When is a Severe Headache Dangerous

When is a Severe Headache Dangerous

Headaches are one of the most common reasons patients go to see their physician or seek help at an urgent care or emergency department. There are numerous causes for headaches, too many to cover in a short blog. Our focus here is to learn how to recognize when a severe headache might indicate something more serious—something that deserves or requires prompt attention.

Identifying characteristics that we refer to as “Red Flags” can help distinguish routine headaches from more serious ones, such as:

  • Migraine that is much worse or uniquely different than your usual migraine, often described as an explosive headache or “the worst headache I’ve ever experienced.”
  • Sudden severe headache comes on with little or no warning as opposed to a more gradual onset or slowly worsening headache.
  • Severe headache with altered mental status, in other words confusion, disorientation, difficulty arousing or acting strangely. Sometimes may present as a seizure.
  • Speech or balance difficulty, words or conversation that are difficult to comprehend or inability to stand, move or walk independently.
  • Severe headache with elevated blood pressure, typically greater than 160/90.
  • Weakness, paralysis or numbness affecting the face, an arm or leg.
  • Severe headache and fever. Minor febrile illnesses often produce a headache, but a persistent headache that is not relieved soon after taking Tylenol or Ibuprofen is more concerning.
  • Severe headache and simultaneous neck pain or stiffness, with or without a new body rash.

Those dangerous symptoms, or red flags, listed above, can be related to conditions like the ones listed below and require immediate evaluation:

  • Severe migraine or cluster headache that doesn’t respond to routine prescribed migraine or simple over the counter medications.
  • Stroke symptoms. Do you the signs of a stroke? People of all ages, including children, can learn B.E.F.A.S.T and help spot signs of a stroke and save a life. Click here to learn more.
  • Subarachnoid hemorrhage, a condition brought on by an aneurysm – a leakage or rupture of a blood vessel within or around the brain.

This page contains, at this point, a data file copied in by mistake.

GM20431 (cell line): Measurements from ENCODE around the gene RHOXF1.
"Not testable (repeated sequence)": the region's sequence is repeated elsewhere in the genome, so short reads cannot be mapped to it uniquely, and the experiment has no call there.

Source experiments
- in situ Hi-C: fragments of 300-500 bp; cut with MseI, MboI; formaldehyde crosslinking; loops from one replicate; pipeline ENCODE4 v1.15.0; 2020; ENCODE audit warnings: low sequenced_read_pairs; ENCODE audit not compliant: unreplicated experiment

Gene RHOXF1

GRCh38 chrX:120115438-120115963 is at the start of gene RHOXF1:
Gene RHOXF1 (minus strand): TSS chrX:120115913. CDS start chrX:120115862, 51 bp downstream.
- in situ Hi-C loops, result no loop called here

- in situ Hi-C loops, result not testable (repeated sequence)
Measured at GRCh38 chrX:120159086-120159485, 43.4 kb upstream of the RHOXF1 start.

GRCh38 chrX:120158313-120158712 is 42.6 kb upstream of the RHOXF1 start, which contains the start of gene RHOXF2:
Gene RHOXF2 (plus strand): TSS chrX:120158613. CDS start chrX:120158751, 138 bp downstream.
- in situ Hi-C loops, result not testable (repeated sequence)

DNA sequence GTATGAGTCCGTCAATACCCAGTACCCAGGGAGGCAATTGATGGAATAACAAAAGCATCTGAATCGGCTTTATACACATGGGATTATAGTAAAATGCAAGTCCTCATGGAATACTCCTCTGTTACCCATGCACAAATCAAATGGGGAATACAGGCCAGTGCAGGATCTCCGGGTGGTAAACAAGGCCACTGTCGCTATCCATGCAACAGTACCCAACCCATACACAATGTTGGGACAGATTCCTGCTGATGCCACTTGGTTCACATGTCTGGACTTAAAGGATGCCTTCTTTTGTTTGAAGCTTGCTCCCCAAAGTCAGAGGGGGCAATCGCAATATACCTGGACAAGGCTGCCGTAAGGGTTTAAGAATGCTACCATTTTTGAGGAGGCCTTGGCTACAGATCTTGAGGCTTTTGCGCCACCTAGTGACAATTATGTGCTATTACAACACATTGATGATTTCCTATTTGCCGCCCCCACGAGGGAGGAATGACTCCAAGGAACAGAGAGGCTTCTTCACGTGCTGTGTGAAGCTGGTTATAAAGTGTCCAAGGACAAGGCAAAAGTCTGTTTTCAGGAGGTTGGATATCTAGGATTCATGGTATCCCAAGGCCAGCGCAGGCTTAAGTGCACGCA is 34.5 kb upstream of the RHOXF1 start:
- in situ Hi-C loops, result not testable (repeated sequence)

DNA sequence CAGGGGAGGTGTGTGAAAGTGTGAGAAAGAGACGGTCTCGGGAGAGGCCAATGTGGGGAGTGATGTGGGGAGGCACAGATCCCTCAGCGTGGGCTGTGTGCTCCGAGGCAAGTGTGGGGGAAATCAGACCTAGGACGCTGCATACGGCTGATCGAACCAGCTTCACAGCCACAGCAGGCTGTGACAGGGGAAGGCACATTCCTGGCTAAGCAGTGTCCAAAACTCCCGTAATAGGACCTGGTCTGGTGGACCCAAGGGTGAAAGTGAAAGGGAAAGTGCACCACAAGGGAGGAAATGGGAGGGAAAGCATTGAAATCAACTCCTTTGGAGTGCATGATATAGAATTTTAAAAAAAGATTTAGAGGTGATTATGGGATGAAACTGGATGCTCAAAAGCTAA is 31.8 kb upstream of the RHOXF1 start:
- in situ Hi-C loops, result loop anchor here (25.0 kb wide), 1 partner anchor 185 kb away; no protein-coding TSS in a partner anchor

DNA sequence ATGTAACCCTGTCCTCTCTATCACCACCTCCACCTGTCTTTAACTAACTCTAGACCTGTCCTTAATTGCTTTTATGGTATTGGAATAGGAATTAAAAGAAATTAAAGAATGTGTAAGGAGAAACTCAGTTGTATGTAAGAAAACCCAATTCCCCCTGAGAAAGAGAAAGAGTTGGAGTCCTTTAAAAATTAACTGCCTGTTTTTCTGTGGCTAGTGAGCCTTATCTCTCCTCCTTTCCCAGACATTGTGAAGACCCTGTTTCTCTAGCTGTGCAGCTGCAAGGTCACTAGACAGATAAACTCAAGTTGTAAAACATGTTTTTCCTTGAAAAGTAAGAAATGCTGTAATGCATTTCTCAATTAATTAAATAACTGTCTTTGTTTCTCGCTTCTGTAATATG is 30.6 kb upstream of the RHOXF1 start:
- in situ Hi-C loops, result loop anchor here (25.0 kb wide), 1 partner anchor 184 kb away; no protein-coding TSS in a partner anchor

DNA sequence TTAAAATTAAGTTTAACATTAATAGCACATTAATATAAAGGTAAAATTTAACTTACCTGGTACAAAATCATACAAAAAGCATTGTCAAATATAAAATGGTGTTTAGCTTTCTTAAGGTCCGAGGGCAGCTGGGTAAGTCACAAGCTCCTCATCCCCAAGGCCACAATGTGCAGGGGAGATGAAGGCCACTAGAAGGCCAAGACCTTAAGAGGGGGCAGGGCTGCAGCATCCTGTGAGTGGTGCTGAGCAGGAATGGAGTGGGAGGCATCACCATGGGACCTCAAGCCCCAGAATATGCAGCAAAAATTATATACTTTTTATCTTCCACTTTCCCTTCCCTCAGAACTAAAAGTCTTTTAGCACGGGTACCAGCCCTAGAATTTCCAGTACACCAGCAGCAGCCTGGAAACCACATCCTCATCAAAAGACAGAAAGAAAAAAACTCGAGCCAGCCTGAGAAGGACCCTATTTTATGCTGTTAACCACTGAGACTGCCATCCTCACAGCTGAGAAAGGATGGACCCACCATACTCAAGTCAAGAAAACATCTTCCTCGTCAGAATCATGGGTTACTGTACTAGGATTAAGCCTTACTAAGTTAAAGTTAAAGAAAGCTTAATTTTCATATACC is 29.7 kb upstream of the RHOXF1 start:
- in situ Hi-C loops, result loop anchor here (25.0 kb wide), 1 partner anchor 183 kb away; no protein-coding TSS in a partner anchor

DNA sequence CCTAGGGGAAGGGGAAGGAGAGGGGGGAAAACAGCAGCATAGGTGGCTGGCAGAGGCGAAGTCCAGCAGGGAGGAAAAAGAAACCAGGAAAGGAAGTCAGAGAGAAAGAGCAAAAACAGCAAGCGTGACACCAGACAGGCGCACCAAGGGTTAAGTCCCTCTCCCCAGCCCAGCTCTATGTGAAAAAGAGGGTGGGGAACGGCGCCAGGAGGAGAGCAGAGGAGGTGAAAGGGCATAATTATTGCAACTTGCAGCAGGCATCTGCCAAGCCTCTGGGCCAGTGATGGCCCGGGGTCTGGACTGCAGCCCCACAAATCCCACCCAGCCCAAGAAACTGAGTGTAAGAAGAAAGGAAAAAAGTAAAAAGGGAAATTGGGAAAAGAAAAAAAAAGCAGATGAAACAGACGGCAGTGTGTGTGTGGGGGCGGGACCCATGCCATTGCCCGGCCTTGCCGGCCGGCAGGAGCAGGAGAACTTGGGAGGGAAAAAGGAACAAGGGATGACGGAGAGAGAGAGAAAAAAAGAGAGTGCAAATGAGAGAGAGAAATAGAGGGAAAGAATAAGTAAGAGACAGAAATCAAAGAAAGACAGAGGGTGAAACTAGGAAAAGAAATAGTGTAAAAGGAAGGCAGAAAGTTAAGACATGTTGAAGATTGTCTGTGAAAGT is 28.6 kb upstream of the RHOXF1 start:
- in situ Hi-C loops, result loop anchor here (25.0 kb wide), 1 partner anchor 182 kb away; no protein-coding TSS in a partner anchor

• Meningitis or encephalitis, brought on by infection in or surrounding the brain or spinal cord tissues.
  • Obstructive hydrocephalus, a condition brought on by obstruction in the normal flow of cerebral spinal fluid circulating through the brain.
  • Tumors or masses that alter the structural anatomy of the brain and may produce a seizure.
  • Hypertensive encephalopathy, a medical condition associated with severe hypertension, considered a pre-stroke condition.

If you or a loved one is experiencing a serious headache condition or any of red flag warning symptoms described above, you should NOT WAIT to be evaluated.

CALL 911: If a headache is ever consistent with signs of a stroke, of it you or someone you love is having a stroke, the most important thing you can do is call 911. DO NOT DELAY! The time-saving notification from the area EMS responders to our emergency department puts our stroke response team in action even before your arrive. When it comes to stroke, time lost is brain lost—so the faster you receive care, the better your chances of recovery. 

Back  
  • Brian Coté, DO

    Brian Coté, DO

    Board certified in Emergency Medicine, Dr. Brian Cote has practiced at Holland Hospital for 20 years in both emergency medicine and urgent care. He's currently the Medical Director of Urgent Care. After completing his residency at Spectrum Health - Butterworth Campus, Dr. Cote decided to make west Michigan home. He continues to cultivate his passion of urgent care - enriching the lives of patient's in his care.

    All blogs by Brian Coté, DO

Be the first to leave a comment.

Post your comment and join the discussion.